References: Gunther M. 2009. Suck It Up: How capturing carbon from the air can help solve the climate crisis, 51pp;  BBC news coverage of COP21 and details of the deal on the BBC website

 

And with ALL the organic carbon sequestered in the Earth’s crust back in the atmosphere…

Bu Jakub: The amount of carbon emitted through fossil fuels has an influence on greenhouse effect. Since the onset of industrial era the humankind emitted significant amount of carbon into the atmosphere which has increased average global temperature by approximately 0.85C[1]. This is almost half of the internationally accepted increase of 2C. Such ceiling on increase in average temperature is thought by experts to preserve the integrity of most ecosystems, limit the increase in the ocean levels to protect vulnerable coastal and island countries from drowning and other negative impacts on humankind.
What would happen if all fossil fuels were burnt and total of 5 trillion tonnes of carbon would be emitted to atmosphere?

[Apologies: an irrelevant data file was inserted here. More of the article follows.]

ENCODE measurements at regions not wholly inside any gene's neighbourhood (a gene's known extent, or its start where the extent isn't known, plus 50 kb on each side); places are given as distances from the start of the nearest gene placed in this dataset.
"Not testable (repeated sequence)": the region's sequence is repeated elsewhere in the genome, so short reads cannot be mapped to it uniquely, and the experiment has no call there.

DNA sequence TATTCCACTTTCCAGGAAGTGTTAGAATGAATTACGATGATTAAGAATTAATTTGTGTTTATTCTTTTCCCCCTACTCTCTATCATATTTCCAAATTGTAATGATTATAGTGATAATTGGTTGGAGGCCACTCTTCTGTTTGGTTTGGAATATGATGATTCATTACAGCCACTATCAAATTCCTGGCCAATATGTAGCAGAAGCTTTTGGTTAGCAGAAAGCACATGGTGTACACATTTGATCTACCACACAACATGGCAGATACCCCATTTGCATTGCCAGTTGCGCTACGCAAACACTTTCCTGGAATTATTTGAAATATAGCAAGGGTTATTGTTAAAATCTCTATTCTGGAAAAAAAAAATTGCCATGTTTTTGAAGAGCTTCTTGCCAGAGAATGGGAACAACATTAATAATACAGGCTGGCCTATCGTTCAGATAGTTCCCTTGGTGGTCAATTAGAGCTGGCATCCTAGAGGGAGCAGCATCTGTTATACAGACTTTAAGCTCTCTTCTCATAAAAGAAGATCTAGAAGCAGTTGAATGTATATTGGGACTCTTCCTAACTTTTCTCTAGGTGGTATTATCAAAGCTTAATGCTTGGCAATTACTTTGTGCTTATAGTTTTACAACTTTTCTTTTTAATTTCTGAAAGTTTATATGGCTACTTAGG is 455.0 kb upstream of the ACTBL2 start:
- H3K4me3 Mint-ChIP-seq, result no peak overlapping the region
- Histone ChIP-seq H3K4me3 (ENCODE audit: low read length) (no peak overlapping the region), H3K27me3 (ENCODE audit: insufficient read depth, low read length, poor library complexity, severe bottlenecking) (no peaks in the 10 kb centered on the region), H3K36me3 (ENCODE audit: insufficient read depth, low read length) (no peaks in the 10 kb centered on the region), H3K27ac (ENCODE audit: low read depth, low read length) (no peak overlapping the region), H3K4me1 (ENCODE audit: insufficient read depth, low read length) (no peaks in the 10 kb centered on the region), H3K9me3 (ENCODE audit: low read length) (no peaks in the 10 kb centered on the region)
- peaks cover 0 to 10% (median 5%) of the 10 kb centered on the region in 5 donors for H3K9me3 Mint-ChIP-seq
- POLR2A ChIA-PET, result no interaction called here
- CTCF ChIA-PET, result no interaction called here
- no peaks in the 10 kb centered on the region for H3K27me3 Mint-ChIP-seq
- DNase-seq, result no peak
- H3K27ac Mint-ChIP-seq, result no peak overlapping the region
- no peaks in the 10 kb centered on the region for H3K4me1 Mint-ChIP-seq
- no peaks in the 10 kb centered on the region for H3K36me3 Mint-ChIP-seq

According to scientists, such emissions would cause global average temperature to rise by 6–11C, with warming more pronounced in Arctic (15–19C)[2]. Although not immediately, subsequent melting of world glaciers would cause rising of global oceans by over 50 metres over next centuries[3], an event which would drown major cities in the world.  Increased temperatures would also result in inability to cultivate most of the grains common in our diet and threaten many terrestrial and marine animals. For example, large proportions of coral reefs worldwide which provide habitat to majority of marine animals are under greater risk of bleaching due to climate change[4]. Local weather patterns would be amplified with rainy areas experiencing more rainfall and arid areas suffering severe droughts. Increased atmospheric concentration of carbon would also result in acidification of precipitation and oceans, which would contribute to decrease of both plant and animal diversity[5,6].  Eventually, burning all fossil fuels would make majority of the planet uninhabitable by humans[7].